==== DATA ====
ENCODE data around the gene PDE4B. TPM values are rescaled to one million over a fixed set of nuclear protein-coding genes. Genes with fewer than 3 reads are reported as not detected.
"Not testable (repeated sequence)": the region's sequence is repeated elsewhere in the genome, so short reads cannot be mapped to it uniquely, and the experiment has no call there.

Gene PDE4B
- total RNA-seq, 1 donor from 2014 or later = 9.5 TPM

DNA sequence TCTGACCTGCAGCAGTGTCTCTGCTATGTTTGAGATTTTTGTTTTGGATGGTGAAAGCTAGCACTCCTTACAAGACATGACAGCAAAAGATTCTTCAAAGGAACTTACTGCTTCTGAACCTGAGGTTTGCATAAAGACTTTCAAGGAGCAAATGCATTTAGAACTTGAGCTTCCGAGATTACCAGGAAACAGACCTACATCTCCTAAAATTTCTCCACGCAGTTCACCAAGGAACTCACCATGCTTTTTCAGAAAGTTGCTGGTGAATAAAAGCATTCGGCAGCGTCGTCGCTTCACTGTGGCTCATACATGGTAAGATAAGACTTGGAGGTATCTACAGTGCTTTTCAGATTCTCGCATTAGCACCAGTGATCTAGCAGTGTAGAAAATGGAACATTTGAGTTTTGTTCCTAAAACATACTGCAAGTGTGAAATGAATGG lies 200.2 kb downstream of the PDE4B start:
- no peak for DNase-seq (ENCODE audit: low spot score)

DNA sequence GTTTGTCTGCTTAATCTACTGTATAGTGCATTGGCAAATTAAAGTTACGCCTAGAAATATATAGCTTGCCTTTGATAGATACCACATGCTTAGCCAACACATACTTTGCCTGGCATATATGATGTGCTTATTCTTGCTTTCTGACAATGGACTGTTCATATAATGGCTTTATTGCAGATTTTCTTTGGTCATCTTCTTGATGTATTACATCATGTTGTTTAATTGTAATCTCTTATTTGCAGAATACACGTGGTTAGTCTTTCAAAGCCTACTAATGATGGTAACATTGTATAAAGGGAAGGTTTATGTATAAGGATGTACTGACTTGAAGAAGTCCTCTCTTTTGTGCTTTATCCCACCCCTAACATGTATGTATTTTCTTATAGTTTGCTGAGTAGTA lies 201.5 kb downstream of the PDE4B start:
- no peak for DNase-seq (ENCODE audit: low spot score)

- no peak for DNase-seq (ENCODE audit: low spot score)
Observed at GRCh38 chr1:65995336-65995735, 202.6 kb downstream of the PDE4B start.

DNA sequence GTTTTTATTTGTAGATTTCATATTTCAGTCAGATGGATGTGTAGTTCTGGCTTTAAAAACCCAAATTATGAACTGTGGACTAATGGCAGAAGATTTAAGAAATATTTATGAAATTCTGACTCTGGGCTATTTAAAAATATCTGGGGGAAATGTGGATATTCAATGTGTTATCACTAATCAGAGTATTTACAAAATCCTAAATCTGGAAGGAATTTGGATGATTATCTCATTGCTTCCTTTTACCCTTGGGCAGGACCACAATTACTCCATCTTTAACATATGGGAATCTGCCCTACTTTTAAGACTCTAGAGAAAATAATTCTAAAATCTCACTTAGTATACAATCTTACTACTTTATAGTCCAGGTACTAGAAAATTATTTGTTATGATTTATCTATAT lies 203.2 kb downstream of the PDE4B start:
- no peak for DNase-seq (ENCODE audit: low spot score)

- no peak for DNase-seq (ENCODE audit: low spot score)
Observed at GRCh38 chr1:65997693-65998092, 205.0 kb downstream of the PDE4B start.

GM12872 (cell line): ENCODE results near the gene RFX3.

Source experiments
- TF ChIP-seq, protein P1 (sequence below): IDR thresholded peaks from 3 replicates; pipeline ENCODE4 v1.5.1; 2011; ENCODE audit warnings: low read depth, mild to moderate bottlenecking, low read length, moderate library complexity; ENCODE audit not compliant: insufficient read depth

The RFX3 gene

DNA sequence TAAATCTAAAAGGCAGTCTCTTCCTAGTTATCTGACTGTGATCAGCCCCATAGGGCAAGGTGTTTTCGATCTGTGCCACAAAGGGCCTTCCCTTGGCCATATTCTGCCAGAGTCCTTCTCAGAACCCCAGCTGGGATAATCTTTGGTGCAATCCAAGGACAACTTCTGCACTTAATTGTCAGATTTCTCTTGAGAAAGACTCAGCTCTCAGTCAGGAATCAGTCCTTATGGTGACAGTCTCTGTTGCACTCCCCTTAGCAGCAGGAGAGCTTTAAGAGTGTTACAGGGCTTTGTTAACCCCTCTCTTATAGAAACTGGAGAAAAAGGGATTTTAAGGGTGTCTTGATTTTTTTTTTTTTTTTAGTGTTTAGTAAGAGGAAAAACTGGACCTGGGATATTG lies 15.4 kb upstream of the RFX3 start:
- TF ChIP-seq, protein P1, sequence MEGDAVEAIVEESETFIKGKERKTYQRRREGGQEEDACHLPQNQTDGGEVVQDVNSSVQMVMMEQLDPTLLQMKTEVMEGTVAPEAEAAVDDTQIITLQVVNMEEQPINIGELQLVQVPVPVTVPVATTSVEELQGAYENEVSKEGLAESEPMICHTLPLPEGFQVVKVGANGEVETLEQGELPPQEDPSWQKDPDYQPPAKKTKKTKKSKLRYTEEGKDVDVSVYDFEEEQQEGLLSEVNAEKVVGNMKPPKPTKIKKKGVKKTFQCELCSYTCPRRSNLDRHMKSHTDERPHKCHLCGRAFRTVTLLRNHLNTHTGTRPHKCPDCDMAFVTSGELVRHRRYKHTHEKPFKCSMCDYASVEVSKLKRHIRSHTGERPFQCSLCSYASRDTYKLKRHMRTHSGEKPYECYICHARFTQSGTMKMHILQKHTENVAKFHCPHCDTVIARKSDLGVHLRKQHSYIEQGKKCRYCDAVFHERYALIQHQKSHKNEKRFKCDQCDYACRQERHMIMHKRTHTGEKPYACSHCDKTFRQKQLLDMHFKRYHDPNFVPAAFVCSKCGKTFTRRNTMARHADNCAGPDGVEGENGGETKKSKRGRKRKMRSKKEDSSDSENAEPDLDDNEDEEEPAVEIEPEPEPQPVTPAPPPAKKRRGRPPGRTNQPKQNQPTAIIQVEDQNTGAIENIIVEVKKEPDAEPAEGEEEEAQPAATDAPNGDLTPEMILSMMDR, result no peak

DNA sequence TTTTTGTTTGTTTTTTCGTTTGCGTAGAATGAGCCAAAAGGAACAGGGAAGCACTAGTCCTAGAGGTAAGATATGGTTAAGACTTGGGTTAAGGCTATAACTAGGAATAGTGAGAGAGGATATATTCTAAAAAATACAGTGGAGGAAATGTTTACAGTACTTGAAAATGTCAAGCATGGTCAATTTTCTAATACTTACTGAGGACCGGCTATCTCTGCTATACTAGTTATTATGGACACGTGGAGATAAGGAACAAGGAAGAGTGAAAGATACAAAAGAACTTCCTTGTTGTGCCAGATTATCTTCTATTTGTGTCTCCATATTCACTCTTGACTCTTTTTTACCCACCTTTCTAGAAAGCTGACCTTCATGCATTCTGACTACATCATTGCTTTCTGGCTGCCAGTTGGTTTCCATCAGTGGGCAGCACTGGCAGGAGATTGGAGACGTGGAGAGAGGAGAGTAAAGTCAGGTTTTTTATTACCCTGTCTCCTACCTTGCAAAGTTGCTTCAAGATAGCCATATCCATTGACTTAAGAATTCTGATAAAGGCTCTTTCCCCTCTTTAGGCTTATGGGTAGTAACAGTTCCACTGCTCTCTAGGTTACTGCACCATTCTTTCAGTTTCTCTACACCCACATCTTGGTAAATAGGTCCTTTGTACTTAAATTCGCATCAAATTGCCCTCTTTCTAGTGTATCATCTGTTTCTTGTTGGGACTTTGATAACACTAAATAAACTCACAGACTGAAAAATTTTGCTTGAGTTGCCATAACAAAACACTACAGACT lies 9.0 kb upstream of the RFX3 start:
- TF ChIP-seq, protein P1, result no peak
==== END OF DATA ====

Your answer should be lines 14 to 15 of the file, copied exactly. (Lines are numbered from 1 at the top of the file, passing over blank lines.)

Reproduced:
Observed at GRCh38 chr1:65997693-65998092, 205.0 kb downstream of the PDE4B start.

GM12872 (cell line): ENCODE results near the gene RFX3.